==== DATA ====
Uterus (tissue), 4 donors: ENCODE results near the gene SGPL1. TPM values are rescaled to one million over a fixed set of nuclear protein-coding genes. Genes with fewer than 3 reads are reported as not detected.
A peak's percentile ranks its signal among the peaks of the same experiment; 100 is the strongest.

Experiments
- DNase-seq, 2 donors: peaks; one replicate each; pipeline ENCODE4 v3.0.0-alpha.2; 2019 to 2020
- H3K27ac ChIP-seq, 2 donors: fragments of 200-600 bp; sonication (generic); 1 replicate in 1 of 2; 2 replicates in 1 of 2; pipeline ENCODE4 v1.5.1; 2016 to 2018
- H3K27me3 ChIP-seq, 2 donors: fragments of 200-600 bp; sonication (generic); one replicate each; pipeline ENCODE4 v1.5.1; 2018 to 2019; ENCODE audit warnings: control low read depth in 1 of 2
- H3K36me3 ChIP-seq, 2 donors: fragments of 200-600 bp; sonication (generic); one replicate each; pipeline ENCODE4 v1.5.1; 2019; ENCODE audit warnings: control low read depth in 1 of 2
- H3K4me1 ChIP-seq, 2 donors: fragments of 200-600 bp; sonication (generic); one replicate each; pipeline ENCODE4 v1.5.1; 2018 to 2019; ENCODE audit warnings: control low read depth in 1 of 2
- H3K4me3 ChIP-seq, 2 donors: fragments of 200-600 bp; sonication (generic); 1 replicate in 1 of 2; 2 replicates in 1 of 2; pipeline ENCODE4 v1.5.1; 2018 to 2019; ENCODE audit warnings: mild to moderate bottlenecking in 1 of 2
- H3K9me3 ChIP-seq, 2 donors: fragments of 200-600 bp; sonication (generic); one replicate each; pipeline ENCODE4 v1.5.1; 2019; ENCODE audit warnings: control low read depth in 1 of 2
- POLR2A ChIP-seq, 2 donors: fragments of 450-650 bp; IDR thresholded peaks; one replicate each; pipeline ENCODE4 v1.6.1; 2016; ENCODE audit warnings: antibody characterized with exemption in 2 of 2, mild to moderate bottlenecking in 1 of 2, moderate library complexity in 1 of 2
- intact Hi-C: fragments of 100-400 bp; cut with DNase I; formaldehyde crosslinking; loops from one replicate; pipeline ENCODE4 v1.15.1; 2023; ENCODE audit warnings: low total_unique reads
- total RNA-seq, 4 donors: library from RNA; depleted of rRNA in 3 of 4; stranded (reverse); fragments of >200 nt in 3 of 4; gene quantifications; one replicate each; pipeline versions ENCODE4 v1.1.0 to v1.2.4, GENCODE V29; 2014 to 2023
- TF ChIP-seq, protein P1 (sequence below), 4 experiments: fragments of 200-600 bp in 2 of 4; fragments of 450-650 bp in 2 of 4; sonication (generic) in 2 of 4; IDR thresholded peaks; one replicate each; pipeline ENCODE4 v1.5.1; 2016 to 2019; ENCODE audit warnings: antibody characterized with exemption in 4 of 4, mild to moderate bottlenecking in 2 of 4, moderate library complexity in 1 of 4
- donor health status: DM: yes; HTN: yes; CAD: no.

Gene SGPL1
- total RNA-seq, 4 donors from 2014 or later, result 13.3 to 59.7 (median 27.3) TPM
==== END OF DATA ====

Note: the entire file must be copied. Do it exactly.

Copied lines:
Uterus (tissue), 4 donors: ENCODE results near the gene SGPL1. TPM values are rescaled to one million over a fixed set of nuclear protein-coding genes. Genes with fewer than 3 reads are reported as not detected.
A peak's percentile ranks its signal among the peaks of the same experiment; 100 is the strongest.

Experiments
- DNase-seq, 2 donors: peaks; one replicate each; pipeline ENCODE4 v3.0.0-alpha.2; 2019 to 2020
- H3K27ac ChIP-seq, 2 donors: fragments of 200-600 bp; sonication (generic); 1 replicate in 1 of 2; 2 replicates in 1 of 2; pipeline ENCODE4 v1.5.1; 2016 to 2018
- H3K27me3 ChIP-seq, 2 donors: fragments of 200-600 bp; sonication (generic); one replicate each; pipeline ENCODE4 v1.5.1; 2018 to 2019; ENCODE audit warnings: control low read depth in 1 of 2
- H3K36me3 ChIP-seq, 2 donors: fragments of 200-600 bp; sonication (generic); one replicate each; pipeline ENCODE4 v1.5.1; 2019; ENCODE audit warnings: control low read depth in 1 of 2
- H3K4me1 ChIP-seq, 2 donors: fragments of 200-600 bp; sonication (generic); one replicate each; pipeline ENCODE4 v1.5.1; 2018 to 2019; ENCODE audit warnings: control low read depth in 1 of 2
- H3K4me3 ChIP-seq, 2 donors: fragments of 200-600 bp; sonication (generic); 1 replicate in 1 of 2; 2 replicates in 1 of 2; pipeline ENCODE4 v1.5.1; 2018 to 2019; ENCODE audit warnings: mild to moderate bottlenecking in 1 of 2
- H3K9me3 ChIP-seq, 2 donors: fragments of 200-600 bp; sonication (generic); one replicate each; pipeline ENCODE4 v1.5.1; 2019; ENCODE audit warnings: control low read depth in 1 of 2
- POLR2A ChIP-seq, 2 donors: fragments of 450-650 bp; IDR thresholded peaks; one replicate each; pipeline ENCODE4 v1.6.1; 2016; ENCODE audit warnings: antibody characterized with exemption in 2 of 2, mild to moderate bottlenecking in 1 of 2, moderate library complexity in 1 of 2
- intact Hi-C: fragments of 100-400 bp; cut with DNase I; formaldehyde crosslinking; loops from one replicate; pipeline ENCODE4 v1.15.1; 2023; ENCODE audit warnings: low total_unique reads
- total RNA-seq, 4 donors: library from RNA; depleted of rRNA in 3 of 4; stranded (reverse); fragments of >200 nt in 3 of 4; gene quantifications; one replicate each; pipeline versions ENCODE4 v1.1.0 to v1.2.4, GENCODE V29; 2014 to 2023
- TF ChIP-seq, protein P1 (sequence below), 4 experiments: fragments of 200-600 bp in 2 of 4; fragments of 450-650 bp in 2 of 4; sonication (generic) in 2 of 4; IDR thresholded peaks; one replicate each; pipeline ENCODE4 v1.5.1; 2016 to 2019; ENCODE audit warnings: antibody characterized with exemption in 4 of 4, mild to moderate bottlenecking in 2 of 4, moderate library complexity in 1 of 4
- donor health status: DM: yes; HTN: yes; CAD: no.

Gene SGPL1
- total RNA-seq, 4 donors from 2014 or later, result 13.3 to 59.7 (median 27.3) TPM